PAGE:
Just a relatively short post for you this week to show you my final make of the season. This Pinterest inspired white summer top was inspired by an image I came across as I was hunting for random inspiration. I’m afraid I couldn’t find where the image came from but here’s it is:
The white cotton fabric came from Clothspot and was a really popular fabric during the Summer months selling out twice I believe.
Strictly speaking white isn’t in my Soft Autumn colour palette (off-white and cream are). White can be a little stark next to my face and make me look washed out, but because the fabric is slightly sheer my skin tone shows through slightly and just takes the edge of the colour. If I ever fancy a change though, this cotton would take a dye beautifully.
DIY Pinterest Inspired White Summer Top: The Pattern Process
For my pattern, I used the basic tank pattern that I created for the basis of this top.
My fabric isn’t as fluid as the one used in the photo and I decided to go for a slightly more fitted shape instead that would be in keeping with the silhouettes that I prefer to wear. I created side panels as per the photo and made the back and front necklines the same too. I kept the centre back seam of my original tank pattern.
Here is the sequence of photos to show you what I did to arrive at my final pieces.
(You’ll note that as I merged the back and front side sections together in photos … I put a little dart at what would have been the side seam in an effort to maintain the subtle shaping. If I wanted a looser fit I could have left this out…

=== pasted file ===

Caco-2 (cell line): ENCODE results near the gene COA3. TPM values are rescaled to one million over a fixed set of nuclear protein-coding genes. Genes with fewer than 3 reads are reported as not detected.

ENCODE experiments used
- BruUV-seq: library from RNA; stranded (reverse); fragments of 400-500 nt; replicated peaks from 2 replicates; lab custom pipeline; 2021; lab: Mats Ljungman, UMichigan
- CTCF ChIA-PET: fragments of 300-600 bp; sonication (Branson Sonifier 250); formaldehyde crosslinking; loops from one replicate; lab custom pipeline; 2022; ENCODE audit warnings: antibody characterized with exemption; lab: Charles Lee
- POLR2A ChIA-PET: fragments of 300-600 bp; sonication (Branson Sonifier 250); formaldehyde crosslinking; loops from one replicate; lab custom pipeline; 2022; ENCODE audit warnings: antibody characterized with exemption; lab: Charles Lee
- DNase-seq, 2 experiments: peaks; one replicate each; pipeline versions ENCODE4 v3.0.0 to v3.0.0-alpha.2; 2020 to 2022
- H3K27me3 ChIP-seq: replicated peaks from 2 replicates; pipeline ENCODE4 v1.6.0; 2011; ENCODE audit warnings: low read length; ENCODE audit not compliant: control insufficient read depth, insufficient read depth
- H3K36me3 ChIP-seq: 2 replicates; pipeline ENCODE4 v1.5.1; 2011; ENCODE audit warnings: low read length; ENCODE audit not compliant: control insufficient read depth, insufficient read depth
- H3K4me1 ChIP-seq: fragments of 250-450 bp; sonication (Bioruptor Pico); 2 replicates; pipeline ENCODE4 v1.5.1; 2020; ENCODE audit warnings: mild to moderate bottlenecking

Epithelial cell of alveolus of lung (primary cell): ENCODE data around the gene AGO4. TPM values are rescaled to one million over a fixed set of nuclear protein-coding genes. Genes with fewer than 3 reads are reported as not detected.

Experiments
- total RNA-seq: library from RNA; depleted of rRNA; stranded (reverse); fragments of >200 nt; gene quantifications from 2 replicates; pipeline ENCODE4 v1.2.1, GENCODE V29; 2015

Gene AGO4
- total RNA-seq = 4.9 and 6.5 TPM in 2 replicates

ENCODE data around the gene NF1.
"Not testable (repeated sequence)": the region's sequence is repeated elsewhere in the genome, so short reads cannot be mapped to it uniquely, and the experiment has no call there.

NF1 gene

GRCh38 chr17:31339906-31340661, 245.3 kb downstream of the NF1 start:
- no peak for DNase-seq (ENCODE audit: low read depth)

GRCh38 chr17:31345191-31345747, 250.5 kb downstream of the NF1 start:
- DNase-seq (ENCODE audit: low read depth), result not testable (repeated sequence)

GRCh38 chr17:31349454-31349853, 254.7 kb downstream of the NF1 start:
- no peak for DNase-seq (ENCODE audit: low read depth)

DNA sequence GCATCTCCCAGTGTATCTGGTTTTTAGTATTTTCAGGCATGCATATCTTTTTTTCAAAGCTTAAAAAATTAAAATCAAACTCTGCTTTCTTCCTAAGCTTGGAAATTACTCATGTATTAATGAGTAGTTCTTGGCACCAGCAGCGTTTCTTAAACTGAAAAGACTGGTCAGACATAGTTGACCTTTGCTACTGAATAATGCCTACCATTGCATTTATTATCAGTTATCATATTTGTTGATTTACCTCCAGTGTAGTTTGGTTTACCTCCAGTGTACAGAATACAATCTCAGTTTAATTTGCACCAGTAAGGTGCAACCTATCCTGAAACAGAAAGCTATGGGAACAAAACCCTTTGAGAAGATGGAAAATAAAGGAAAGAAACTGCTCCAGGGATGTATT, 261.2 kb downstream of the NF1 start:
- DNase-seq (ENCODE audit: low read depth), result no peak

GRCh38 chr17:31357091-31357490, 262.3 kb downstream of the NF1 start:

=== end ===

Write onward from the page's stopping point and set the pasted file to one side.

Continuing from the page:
After I did a quick fitting and before forging on to finish my top, I ended up changing the design a little because there was too much fullness around the sleeves and shoulders. I think I’d spread my pattern piece a bit too much and created too many gathers.
I’ve made it less extreme by sloping the shoulder back down again and did a small pleat on either side of the shoulder seam instead.
As you saw on the inspiration photo there are little sleeve bands that go around the edge of the capped sleeves and follow on down through the seams of the side panel. However, I wasn’t keen on the way they were squared off, so I made my sleeve bands tapered at the ends instead. I also didn’t bother adding interfacing to the bands in order to keep the lightness of the fabric.
All seams on my top were just stitched on the machine and overlocked together afterwards. To finish off the neckline, I simply did a plain bias binding.
Apart from the initial pattern adapting process, the making itself was pretty quick and I like how the top turned out, especially how the fabric isn’t crisp and falls back towards my body. I’m also glad I changed the gathers to pleats because the slight architectural nature of the pleats is much more ‘me’. All in all, it’s a handy little summer top to throw on with jeans and shorts and is lovely and cool to wear…and who knows, perhaps we’ll still get a little burst of late summer warmth yet?
In the meantime, I’m excited to start thinking in earnest about Autumn sewing and have been planning a few new projects already.
See you soon!
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